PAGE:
Early Career Fellowship (2018-2019)
Post-PhD, supported by the University of Warwick's Institute of Advanced Study (IAS) Early Career Fellowship programme, I will be developing a research proposal on the history of speech therapy in twentieth-century Britain. My interest in this topic emerged during my PhD, as speech therapists and local-authority speech therapy services appeared time and again in the local government records that I was consulting. I hope to explore speech therapy's interactions with children through the prisms of class, gender and changing social attitudes to the voice, auditory technologies and cultures of elocution in Britain. At the same time, I shall ground my approach firmly in the history of medicine, using speech therapy as a tool to examine where the boundaries and limitations of the medical lie. When and how did speech therapy become a medical service? What was its relationship to pedagogy and elocution? And what can it tell us about the medicalisation and pathologisation of the voice itself?
PhD - ‘The Adolescent School Pupil, Psycho-Social Theory and Practice, and the Construction of a Pedagogy of Discipline in Britain, 1911-1989’ (2015-present; thesis submitted September 2018)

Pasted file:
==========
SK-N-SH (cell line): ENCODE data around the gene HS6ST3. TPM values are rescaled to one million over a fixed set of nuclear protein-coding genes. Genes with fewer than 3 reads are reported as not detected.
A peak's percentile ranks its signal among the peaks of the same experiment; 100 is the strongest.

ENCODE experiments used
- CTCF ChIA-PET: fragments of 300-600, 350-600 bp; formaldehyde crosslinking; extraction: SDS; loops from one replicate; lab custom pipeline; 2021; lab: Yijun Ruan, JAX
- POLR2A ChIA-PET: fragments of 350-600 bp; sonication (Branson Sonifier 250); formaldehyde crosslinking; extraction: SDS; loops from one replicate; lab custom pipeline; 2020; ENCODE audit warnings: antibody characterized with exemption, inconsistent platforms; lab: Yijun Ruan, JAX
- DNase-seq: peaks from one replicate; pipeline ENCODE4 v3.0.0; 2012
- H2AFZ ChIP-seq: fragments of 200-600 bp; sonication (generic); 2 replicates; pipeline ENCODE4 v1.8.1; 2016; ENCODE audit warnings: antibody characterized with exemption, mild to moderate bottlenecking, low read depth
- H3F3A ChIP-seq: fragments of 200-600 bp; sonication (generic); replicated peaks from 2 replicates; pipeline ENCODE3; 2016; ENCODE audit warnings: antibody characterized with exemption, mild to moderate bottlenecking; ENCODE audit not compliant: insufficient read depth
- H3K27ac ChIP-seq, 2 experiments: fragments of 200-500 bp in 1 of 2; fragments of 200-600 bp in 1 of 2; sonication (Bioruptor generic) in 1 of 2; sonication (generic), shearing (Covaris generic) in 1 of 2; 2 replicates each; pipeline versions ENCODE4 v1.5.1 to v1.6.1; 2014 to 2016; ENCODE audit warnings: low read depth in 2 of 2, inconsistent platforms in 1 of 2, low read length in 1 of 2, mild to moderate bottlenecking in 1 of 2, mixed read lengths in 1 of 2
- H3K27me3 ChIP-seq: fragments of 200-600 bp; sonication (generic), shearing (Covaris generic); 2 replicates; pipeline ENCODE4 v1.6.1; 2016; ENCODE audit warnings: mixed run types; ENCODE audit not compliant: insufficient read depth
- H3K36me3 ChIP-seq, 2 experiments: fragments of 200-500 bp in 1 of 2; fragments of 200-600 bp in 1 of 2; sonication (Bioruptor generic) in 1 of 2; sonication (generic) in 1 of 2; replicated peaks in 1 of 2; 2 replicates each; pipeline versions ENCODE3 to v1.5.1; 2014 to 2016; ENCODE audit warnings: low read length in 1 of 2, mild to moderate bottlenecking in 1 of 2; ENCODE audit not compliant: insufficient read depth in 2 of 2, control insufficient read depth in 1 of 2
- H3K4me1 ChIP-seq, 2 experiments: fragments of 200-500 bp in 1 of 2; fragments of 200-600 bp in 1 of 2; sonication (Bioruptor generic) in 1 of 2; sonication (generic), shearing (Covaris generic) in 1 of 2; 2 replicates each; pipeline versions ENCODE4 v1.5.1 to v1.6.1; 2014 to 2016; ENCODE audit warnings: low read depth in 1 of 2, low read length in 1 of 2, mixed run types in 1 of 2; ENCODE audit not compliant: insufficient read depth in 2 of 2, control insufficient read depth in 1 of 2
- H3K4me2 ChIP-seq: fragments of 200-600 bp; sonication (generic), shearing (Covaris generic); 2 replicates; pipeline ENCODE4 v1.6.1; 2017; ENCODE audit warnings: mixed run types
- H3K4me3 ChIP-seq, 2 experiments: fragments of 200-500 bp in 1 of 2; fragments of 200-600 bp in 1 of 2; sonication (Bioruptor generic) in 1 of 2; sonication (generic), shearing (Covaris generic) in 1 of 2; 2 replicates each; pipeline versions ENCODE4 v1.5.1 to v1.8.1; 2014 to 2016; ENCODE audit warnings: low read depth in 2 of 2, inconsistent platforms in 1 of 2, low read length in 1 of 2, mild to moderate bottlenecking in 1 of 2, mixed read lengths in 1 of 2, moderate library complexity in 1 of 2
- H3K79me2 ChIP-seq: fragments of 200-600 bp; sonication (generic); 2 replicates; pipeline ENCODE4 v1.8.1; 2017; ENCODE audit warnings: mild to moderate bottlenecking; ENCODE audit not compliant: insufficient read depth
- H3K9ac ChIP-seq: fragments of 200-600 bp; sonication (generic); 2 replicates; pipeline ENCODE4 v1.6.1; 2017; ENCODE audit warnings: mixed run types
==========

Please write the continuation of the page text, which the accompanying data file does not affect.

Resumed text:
My doctoral research, supervised by Professor Mathew Thomson and kindly supported by the Wellcome Trust, uses what I term the ‘pedagogy of discipline’ (the total assemblage of disciplinary practices in secondary schools) to analyse the transmission of ideas about adolescent behaviour between British psychologists and schoolteachers in the period between 1911 (the publication of the first domestic treatise on adolescence) and 1989 (the year of the first governmental inquiry into secondary-school discipline). As the project developed, I became increasingly interested in the contemporary limitations of this psychological framework for understanding adolescence, especially among teachers, and turned increasingly towards the sociological literature that was emerging in parallel with it. I contend that these social sciences were more influential on teachers who adapted social-scientific theories and research methods to their own professional cultures of work and observation. This research helps to fill gaps in our understanding of the adolescent's development as a category in twentieth-century Britain, but also – I argue – opens the door to thinking about how interdisciplinarity and interdisciplinary methodologies operated in the past.